Guinea pigs are small, furry creatures that make great pets. But did you know that, like humans, guinea pigs go through a teething process? Understanding how and why guinea pigs go through this process is essential so you can take proper care of your pet. So let’s take a look at the teething process in guinea pigs.
Do guinea pigs go through teething?
Guinea pigs undergo a teething process that’s both similar and yet different from humans.
In the same way that human infants experience growing pains from new teeth erupting, guinea pigs do too.
An essential difference between these species, however, is the length of time their teething lasts – for guinea pigs, it’s 6 to 10 weeks, compared to approximately three years for human children.
During this period, owners should expect their beloved pets to chew on anything they can find – nails, toys, and furniture.
This can be disappointing, but it should also remind us that our pet understands how frustrating teething can be.
The good news is that they should no longer resort to destructive behaviors once they’re out of teething.
You can provide lots of suitable chewing material, such as hay or wood sticks, so that they can satisfy those gnawing needs healthfully.
Guinea pigs begin to cut their teeth when they are just a few weeks old.
While it’s common for guinea pigs to start cutting their teeth earlier, most will wait about four weeks before beginning the process.
During teething, new and permanent teeth will replace the baby teeth present when your pet is born.
The entire teething process can take two to three months and is marked by several stages.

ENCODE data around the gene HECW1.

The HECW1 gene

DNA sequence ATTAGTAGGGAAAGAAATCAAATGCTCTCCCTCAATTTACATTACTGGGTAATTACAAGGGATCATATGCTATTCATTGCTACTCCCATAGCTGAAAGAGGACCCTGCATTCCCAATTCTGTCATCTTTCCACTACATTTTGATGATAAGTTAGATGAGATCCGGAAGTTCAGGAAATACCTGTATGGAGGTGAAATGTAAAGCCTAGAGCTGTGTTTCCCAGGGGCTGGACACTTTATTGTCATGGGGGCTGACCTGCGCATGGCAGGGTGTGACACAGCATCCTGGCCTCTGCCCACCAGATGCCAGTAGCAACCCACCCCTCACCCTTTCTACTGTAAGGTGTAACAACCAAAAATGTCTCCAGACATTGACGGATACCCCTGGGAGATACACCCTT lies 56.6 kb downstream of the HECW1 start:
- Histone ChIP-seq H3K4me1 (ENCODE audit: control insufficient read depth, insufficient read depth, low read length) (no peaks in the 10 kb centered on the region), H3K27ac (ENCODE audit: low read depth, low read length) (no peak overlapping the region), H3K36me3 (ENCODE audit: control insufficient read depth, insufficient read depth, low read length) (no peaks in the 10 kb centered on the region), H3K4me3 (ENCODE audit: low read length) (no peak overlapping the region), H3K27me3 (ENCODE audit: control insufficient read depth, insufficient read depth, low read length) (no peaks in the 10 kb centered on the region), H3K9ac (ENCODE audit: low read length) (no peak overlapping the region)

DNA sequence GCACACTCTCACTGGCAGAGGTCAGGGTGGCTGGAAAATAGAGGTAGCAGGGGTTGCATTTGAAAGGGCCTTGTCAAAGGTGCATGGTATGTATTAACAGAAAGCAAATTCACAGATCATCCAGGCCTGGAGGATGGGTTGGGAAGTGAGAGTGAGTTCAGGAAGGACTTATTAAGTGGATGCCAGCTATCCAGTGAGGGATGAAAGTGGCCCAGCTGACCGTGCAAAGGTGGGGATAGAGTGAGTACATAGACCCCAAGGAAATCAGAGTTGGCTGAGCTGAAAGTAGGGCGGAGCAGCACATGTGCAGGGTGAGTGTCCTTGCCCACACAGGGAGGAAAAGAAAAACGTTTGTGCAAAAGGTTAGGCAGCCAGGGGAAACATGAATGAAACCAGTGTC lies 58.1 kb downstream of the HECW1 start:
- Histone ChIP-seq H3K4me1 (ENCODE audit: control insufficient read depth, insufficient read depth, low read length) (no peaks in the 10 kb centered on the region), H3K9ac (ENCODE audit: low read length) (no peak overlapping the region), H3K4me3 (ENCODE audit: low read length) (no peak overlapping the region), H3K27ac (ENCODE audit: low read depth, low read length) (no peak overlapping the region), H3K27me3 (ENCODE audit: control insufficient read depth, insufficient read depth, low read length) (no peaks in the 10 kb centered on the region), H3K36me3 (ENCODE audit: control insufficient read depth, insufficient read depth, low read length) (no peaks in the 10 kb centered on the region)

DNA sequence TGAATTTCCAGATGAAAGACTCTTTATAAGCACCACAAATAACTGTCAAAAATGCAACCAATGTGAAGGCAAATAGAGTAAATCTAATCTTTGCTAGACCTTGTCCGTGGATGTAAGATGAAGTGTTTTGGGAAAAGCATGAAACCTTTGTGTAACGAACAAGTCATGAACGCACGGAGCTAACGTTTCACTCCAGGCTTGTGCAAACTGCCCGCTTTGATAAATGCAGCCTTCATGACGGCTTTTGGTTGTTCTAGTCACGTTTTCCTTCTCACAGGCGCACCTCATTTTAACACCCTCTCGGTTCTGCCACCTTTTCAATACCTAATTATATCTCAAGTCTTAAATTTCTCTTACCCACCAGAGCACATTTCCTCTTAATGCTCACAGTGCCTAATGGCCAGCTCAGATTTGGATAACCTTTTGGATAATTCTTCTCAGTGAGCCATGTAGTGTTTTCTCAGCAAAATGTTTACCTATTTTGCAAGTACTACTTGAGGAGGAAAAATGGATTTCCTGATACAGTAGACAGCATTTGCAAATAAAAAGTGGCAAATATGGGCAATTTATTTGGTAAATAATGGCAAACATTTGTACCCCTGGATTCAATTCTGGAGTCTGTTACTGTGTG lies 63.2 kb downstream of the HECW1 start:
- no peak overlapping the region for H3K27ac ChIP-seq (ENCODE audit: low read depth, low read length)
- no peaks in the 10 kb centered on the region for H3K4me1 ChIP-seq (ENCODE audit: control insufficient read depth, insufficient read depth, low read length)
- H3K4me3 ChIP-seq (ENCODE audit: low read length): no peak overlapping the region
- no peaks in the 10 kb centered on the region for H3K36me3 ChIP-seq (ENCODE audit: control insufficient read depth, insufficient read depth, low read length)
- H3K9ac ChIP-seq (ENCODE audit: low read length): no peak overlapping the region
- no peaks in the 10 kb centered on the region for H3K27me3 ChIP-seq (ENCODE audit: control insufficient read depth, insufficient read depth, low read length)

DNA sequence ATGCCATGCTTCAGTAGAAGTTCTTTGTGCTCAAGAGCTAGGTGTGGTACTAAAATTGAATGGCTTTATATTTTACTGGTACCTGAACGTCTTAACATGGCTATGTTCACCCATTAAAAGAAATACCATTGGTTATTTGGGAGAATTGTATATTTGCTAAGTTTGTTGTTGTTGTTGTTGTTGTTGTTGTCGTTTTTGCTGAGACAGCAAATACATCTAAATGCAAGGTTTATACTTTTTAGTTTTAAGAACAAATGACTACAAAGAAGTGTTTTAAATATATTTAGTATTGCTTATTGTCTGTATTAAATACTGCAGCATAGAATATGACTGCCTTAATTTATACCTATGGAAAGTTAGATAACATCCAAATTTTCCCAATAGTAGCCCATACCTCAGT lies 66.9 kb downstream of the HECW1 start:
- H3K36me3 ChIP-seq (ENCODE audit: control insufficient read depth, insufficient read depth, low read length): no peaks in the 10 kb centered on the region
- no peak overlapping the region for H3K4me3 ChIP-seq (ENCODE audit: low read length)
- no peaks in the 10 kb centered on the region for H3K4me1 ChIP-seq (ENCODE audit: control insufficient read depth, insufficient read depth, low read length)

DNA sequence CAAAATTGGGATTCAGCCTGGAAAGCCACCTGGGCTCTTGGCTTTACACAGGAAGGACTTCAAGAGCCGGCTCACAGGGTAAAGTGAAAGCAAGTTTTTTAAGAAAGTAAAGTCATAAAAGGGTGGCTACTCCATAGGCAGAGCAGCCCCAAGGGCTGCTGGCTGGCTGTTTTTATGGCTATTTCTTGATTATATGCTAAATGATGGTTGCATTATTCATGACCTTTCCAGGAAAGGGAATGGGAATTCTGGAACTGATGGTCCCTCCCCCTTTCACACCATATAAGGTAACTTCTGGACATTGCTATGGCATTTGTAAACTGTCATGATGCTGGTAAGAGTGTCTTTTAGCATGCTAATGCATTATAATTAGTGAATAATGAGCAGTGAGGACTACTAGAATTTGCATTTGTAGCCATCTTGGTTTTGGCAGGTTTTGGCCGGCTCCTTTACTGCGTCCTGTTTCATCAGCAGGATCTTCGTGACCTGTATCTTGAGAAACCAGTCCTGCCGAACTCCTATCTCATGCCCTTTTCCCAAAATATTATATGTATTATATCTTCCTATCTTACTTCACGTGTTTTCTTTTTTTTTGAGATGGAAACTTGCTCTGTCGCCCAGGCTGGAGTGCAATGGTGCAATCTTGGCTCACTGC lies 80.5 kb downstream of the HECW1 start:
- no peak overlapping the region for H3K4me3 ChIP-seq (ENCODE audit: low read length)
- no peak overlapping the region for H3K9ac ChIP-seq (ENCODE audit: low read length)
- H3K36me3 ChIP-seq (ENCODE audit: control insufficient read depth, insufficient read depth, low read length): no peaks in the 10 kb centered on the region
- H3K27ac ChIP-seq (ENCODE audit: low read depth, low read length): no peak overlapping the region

At first, your guinea pig will lose its baby front incisors and molars.
After this, they’ll gain their permanent incisors and then their molars.
Your pet should have 20 teeth—four incisors on top and bottom and six molars on top and bottom.
Common Symptoms During Teething
During the teething period, it’s essential to pay close attention to your pet’s behavior; some signs may indicate pain or discomfort due to the teething process.
Common symptoms may include drooling or excessive salivation, reluctance to eat hard food or treats, redness or swelling around the mouth area, or even bloody gums if the new teeth are coming in too quickly for your pet’s comfort.
If you notice any of these symptoms in your guinea pig during teething, speaking with a veterinarian for advice on how best to support them may be helpful.
What can I do to help them?
As guinea pigs typically don’t get to wander about and find twigs or grasses to chew on, we, as owners, must provide items like rawhide chews designed explicitly for small animals.
Ensure you are carefully checking your guinea pig’s teeth weekly to ensure everything is looking healthy and that new baby teeth are coming in correctly.
We care for these furry little creatures, so ensuring our guinea pigs’ teething issues are a significant part of that job.
Guinea pigs go through a teething process just like humans do! Understanding what this looks like is critical in taking proper care of your pet — from recognizing common symptoms of discomfort due to teething so you can help them out during this time down to knowing how many permanent teeth they should end up with once they’re done going through this stage of development.
Ensure you’re paying close attention during your pet’s teething period — helping them along the way can set them up for success later on.